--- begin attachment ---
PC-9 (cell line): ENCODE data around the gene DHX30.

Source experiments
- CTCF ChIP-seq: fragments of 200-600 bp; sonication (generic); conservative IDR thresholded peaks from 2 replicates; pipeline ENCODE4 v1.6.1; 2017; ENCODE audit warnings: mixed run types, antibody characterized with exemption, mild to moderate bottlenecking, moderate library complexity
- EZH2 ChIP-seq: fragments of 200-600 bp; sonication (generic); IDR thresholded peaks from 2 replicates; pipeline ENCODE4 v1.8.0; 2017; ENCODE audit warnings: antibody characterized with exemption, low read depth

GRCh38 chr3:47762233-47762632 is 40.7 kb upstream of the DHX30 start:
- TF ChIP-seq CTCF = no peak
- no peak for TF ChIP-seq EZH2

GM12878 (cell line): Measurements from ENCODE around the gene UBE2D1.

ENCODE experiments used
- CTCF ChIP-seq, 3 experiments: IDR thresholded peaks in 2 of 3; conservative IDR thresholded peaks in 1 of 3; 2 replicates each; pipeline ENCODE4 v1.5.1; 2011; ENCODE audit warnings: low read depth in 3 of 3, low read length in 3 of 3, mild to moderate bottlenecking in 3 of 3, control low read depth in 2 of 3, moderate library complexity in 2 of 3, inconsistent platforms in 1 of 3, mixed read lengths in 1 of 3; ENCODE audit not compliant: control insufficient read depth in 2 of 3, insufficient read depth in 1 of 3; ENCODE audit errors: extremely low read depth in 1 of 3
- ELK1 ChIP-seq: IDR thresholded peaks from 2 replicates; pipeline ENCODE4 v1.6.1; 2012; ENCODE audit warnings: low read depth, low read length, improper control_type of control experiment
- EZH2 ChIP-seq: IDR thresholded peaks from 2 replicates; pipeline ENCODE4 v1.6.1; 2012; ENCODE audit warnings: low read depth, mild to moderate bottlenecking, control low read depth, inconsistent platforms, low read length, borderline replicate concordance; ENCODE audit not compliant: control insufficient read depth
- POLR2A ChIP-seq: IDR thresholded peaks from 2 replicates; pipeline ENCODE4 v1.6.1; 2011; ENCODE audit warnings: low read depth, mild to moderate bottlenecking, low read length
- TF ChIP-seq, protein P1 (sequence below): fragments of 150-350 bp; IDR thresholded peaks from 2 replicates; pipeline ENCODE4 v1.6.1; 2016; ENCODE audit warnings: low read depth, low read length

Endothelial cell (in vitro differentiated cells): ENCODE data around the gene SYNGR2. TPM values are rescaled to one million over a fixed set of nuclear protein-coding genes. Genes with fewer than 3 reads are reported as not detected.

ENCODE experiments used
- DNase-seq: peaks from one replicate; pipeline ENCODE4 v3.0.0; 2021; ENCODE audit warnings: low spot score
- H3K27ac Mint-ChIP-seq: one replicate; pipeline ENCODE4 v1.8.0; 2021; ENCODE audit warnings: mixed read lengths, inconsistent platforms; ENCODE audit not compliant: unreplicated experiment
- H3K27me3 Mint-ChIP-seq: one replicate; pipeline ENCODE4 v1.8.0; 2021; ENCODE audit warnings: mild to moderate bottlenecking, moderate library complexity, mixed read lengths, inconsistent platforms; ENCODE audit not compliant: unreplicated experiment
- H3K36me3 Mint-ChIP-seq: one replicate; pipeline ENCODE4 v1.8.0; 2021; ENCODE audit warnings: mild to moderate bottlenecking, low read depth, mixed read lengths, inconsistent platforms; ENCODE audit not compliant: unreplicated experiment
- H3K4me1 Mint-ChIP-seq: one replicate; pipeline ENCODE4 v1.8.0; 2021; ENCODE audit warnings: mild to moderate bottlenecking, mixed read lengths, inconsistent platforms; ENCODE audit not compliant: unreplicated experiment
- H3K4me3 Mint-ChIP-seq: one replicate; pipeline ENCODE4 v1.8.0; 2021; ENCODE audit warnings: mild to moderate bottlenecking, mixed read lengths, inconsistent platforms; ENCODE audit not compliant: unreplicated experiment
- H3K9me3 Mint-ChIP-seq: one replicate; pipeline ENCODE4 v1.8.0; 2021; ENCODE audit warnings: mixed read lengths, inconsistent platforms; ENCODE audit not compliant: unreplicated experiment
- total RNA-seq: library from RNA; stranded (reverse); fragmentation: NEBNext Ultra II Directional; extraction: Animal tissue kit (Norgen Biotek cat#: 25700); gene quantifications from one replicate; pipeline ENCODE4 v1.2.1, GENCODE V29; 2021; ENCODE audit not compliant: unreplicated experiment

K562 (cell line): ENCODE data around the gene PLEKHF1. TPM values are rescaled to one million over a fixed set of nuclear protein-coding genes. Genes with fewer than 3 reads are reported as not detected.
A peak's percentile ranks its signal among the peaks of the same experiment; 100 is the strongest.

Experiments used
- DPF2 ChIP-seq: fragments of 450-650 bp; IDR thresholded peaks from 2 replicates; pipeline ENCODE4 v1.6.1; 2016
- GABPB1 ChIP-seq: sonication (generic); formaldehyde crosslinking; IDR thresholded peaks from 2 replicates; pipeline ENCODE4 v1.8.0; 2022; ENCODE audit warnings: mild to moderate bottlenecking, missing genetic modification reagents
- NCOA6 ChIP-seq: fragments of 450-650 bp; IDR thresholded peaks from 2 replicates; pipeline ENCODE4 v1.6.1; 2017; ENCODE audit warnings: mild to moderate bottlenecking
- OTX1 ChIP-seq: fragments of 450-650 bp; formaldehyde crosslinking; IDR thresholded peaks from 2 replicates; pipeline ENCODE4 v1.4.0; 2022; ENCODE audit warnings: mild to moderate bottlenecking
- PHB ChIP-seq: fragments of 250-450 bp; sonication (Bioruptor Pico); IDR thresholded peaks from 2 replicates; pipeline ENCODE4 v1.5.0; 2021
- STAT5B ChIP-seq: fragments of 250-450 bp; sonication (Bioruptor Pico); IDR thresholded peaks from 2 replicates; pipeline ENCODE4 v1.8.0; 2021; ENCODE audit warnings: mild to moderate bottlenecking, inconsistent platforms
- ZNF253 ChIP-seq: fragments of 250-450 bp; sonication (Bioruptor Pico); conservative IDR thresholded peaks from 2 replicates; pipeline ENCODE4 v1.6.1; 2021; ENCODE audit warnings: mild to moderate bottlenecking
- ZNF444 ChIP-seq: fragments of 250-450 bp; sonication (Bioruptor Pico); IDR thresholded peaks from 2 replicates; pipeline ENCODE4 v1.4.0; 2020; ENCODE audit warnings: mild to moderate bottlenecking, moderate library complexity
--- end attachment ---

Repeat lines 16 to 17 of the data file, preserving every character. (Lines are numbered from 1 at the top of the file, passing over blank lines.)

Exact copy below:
ENCODE experiments used
- DNase-seq: peaks from one replicate; pipeline ENCODE4 v3.0.0; 2021; ENCODE audit warnings: low spot score